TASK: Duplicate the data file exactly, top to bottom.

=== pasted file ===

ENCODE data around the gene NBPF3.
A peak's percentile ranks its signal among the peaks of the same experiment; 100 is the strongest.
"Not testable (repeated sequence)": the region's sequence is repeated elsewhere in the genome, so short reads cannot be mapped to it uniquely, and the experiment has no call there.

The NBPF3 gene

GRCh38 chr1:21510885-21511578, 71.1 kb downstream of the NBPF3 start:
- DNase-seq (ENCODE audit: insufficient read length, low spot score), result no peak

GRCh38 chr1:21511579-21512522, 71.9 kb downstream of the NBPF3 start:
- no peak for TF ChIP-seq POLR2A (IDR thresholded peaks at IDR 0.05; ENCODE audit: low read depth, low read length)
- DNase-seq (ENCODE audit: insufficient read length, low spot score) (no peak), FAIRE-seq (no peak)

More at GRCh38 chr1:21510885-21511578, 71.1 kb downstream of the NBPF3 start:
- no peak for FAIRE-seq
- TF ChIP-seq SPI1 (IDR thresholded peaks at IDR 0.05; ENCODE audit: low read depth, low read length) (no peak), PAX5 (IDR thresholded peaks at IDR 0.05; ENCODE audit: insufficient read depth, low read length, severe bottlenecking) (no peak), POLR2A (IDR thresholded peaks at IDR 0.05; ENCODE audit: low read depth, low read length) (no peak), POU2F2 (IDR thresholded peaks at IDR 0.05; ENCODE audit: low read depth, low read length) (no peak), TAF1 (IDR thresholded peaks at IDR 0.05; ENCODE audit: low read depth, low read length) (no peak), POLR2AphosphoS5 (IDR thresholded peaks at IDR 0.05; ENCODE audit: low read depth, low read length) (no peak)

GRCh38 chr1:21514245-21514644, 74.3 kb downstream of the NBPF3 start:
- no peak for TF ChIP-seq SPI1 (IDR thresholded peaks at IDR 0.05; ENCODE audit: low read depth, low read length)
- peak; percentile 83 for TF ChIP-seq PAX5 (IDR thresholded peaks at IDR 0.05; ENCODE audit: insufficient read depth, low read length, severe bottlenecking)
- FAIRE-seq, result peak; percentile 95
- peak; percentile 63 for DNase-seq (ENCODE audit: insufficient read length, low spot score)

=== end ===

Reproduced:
ENCODE data around the gene NBPF3.
A peak's percentile ranks its signal among the peaks of the same experiment; 100 is the strongest.
"Not testable (repeated sequence)": the region's sequence is repeated elsewhere in the genome, so short reads cannot be mapped to it uniquely, and the experiment has no call there.

The NBPF3 gene

GRCh38 chr1:21510885-21511578, 71.1 kb downstream of the NBPF3 start:
- DNase-seq (ENCODE audit: insufficient read length, low spot score), result no peak

GRCh38 chr1:21511579-21512522, 71.9 kb downstream of the NBPF3 start:
- no peak for TF ChIP-seq POLR2A (IDR thresholded peaks at IDR 0.05; ENCODE audit: low read depth, low read length)
- DNase-seq (ENCODE audit: insufficient read length, low spot score) (no peak), FAIRE-seq (no peak)

More at GRCh38 chr1:21510885-21511578, 71.1 kb downstream of the NBPF3 start:
- no peak for FAIRE-seq
- TF ChIP-seq SPI1 (IDR thresholded peaks at IDR 0.05; ENCODE audit: low read depth, low read length) (no peak), PAX5 (IDR thresholded peaks at IDR 0.05; ENCODE audit: insufficient read depth, low read length, severe bottlenecking) (no peak), POLR2A (IDR thresholded peaks at IDR 0.05; ENCODE audit: low read depth, low read length) (no peak), POU2F2 (IDR thresholded peaks at IDR 0.05; ENCODE audit: low read depth, low read length) (no peak), TAF1 (IDR thresholded peaks at IDR 0.05; ENCODE audit: low read depth, low read length) (no peak), POLR2AphosphoS5 (IDR thresholded peaks at IDR 0.05; ENCODE audit: low read depth, low read length) (no peak)

GRCh38 chr1:21514245-21514644, 74.3 kb downstream of the NBPF3 start:
- no peak for TF ChIP-seq SPI1 (IDR thresholded peaks at IDR 0.05; ENCODE audit: low read depth, low read length)
- peak; percentile 83 for TF ChIP-seq PAX5 (IDR thresholded peaks at IDR 0.05; ENCODE audit: insufficient read depth, low read length, severe bottlenecking)
- FAIRE-seq, result peak; percentile 95
- peak; percentile 63 for DNase-seq (ENCODE audit: insufficient read length, low spot score)